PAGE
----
We have had our early cold snap here in middle Tennessee and now we’re back to warm days and blue skies. This is the kind of Tennessee weather I have always loved. It is near perfect. The smell of tobacco barns has come and gone and now just the smell of wood smoke greets me every morning.

Soon though we’ll be back down in the freezing temperatures and all the leaves will be on the ground. We don’t get a lot of autumn color here mainly because we don’t get cold enough in the evenings leading up to the leaves changing colors. There are some sugar maples here though and they are the most beautiful of all the trees in the fall.

The Homeplace at LBL

I’ve made candles this year already and got that out of the way, though I could stand to make another few dozen. I’ve canned lots of beans, soups, meat and tomatoes, plenty to get us through the winter.

A friend of mine was talking about making real Mincemeat this year and I haven’t made that in probably forever, 50 years most likely. So I may make some and can it. I have fond memories of making real mincemeat, the kind that actually has meat in it, with my Grandmother and Mother. It really is good, I know it sounds strange to modern folks, though.

Fall brings out the creativity in me. Baking, cooking, making, decorating, sewing. I like it all and it seems like autumn gives me permission to slow down and do these things I love to do. It has always been my favorite season.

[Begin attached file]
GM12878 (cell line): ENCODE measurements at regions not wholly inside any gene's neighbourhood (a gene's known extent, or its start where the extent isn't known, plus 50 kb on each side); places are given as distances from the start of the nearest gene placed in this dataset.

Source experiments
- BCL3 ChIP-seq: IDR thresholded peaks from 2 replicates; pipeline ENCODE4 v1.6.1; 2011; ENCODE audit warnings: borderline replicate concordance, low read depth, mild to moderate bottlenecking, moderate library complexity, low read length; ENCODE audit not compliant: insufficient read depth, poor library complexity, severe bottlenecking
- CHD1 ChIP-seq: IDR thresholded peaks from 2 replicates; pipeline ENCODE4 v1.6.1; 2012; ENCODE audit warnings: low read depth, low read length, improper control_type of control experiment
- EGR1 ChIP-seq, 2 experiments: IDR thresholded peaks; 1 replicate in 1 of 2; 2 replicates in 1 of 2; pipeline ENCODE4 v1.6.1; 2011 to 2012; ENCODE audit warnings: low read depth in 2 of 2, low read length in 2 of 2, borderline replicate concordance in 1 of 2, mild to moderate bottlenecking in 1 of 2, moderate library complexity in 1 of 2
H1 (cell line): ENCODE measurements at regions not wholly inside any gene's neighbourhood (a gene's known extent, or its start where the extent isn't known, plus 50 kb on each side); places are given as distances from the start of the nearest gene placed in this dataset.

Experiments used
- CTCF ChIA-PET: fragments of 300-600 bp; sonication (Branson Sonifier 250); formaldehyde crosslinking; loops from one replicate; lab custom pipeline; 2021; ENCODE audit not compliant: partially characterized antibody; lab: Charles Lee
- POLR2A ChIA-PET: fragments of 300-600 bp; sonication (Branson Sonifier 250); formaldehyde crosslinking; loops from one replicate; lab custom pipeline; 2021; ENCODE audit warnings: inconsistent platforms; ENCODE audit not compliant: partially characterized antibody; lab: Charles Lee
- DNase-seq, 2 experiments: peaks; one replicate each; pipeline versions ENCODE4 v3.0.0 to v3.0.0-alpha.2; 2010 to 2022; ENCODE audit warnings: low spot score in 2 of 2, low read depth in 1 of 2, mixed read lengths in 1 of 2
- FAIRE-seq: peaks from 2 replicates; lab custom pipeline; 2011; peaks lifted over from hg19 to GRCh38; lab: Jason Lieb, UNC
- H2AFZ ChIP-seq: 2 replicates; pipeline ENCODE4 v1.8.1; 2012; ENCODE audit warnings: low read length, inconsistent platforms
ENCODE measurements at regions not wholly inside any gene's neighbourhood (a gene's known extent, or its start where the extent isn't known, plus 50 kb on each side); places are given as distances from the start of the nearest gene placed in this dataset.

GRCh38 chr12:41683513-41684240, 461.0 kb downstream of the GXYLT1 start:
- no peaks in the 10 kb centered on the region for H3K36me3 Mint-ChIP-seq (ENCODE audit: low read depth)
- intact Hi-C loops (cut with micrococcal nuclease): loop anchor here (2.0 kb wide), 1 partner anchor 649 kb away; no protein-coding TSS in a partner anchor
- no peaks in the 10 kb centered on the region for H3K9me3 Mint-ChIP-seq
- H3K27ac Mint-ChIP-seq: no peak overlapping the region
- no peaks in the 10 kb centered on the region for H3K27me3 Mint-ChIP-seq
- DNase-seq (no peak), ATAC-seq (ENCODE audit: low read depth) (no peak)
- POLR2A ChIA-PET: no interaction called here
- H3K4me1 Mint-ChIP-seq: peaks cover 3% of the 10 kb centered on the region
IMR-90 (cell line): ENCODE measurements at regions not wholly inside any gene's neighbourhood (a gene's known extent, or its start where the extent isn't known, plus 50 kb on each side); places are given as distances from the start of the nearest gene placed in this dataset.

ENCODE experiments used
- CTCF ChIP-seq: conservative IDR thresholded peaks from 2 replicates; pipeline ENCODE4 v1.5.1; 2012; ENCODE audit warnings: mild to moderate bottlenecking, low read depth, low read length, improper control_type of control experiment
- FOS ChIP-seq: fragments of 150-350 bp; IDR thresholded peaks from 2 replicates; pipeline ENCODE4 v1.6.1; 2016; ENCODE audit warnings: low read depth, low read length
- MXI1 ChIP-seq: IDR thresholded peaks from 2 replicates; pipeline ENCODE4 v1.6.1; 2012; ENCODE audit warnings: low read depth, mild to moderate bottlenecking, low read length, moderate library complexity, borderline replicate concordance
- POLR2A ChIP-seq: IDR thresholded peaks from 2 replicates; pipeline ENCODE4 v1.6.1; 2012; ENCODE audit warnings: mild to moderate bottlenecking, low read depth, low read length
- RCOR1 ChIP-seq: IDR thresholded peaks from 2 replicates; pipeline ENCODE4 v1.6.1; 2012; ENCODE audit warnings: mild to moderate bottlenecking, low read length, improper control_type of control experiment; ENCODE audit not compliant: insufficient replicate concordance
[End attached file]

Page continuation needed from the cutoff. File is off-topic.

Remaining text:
To Autumn

Season of mists and mellow fruitfulness,
Close bosom-friend of the maturing sun;
Conspiring with him how to load and bless
With fruit the vines that round the thatch-eves run;
To bend with apples the moss’d cottage-trees,
And fill all fruit with ripeness to the core;
To swell the gourd, and plump the hazel shells
With a sweet kernel; to set budding more,
And still more, later flowers for the bees,
Until they think warm days will never cease,
For summer has o’er-brimm’d their clammy cells.

Who hath not seen thee oft amid thy store?
Sometimes whoever seeks abroad may find
Thee sitting careless on a granary floor,
Thy hair soft-lifted by the winnowing wind;
Or on a half-reap’d furrow sound asleep,
Drows’d with the fume of poppies, while thy hook
Spares the next swath and all its twined flowers:
And sometimes like a gleaner thou dost keep
Steady thy laden head across a brook;
Or by a cyder-press, with patient look,
Thou watchest the last oozings hours by hours.

Where are the songs of spring? Ay, Where are they?
Think not of them, thou hast thy music too,—
While barred clouds bloom the soft-dying day,
And touch the stubble-plains with rosy hue;
Then in a wailful choir the small gnats mourn
Among the river sallows, borne aloft
Or sinking as the light wind lives or dies;
And full-grown lambs loud bleat from hilly bourn;
Hedge-crickets sing; and now with treble soft
The red-breast whistles from a garden-croft;
And gathering swallows twitter in the skies.

John Keats